The principles that rule this blog

Principles that will govern my thoughts as I express them here (from my opening statement):


  • Freedom of the individual should be as total as possible, limited only by the fact that nobody should be free to cause physical injury to another, or to deprive another person of his freedoms.
  • Government is necessary primarily to provide those services that private enterprise won't, or won't at a price that people can afford.
  • No person has a right to have his own beliefs on religious, moral, political, or other controversial issues imposed on others who do not share those beliefs.

I believe that Abraham Lincoln expressed it very well:

“The legitimate object of government is to do for a community of people whatever they need to have done, but cannot do, at all, or cannot
so well do, for themselves — in their separate, individual capacities.”


Comments will be invited, and I will attempt to reply to any comments that are offered in a serious and non-abusive manner. However, I will not tolerate abusive or profane language (my reasoning is that this is my blog, and so I can control it; I wouldn't interfere with your using such language on your own!)

If anyone finds an opinion that I express to be contrary to my principles, they are welcome to point this out. I hope that I can make a rational case for my comments. Because, in fact, one label I'll happily accept is rationalist.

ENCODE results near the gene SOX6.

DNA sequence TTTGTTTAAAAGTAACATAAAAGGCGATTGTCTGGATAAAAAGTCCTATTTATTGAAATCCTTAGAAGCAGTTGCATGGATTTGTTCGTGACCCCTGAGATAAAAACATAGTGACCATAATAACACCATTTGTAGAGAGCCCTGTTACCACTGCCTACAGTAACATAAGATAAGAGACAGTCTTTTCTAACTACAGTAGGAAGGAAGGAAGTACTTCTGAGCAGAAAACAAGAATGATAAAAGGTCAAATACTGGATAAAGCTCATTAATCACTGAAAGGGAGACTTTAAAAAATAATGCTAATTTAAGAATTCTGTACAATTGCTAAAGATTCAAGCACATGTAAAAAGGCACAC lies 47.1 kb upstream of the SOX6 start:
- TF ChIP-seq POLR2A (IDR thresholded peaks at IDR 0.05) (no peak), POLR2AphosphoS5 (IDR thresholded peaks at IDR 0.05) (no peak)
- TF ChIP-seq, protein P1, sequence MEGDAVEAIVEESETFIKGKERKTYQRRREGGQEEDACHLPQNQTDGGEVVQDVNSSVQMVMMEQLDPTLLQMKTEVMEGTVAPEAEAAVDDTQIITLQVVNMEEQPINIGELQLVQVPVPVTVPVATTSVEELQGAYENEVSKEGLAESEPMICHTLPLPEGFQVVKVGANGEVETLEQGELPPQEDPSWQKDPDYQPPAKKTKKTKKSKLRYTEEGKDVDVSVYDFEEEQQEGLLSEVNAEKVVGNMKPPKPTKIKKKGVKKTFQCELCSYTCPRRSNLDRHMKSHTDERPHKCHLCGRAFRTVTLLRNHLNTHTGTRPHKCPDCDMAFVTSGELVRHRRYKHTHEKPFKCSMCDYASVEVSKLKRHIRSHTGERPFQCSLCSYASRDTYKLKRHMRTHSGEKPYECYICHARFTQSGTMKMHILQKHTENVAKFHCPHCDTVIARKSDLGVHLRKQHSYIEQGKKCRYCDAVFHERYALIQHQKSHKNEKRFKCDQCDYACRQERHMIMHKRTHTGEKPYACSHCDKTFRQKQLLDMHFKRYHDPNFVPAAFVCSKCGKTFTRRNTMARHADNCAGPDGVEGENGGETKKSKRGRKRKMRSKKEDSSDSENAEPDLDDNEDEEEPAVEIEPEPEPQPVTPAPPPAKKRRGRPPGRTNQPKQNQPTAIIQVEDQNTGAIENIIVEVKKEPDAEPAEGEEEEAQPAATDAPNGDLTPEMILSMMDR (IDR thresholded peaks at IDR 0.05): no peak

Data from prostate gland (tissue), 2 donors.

Thursday, July 23, 2009

This is not Mayor Daley's Chicago!

President Barack Obama has lately been fulminating about people who want to look at the health care situation before being steamrollered into passing a bill. Ideas like forcing people to buy an approved health insurance plan or pay a fine, for example, are giving some of his supporters heart attacks. And the debate between those who insist we must include a "public option" and those who insist we must not include such an option is certain to prevent a broad agreement.

Well, this is the way things work under our Constitution.We have checks and balances to prevent anyone, including a President hell-bent on changing things, from accomplishing anything unless there is a broad consensus. It is not Mayor Daley's Chicago, where Obama got his political start!

And, really, thank God it is this way. We don't put through serious fundamental changes just because a President wants them. There are over 500 members of two houses of Congress that Pres. Obama will have to persuade (or at least persuade a majority of).

President Obama has to learn that he is not Mayor Daley. Even Lyndon Johnson, probably the most shilled President we have ever had at dealing with the Congress, took time getting his program through Congress, and this with a Congress that was trying to do right by the memory of the then-recently-assassinated John F. Kennedy.

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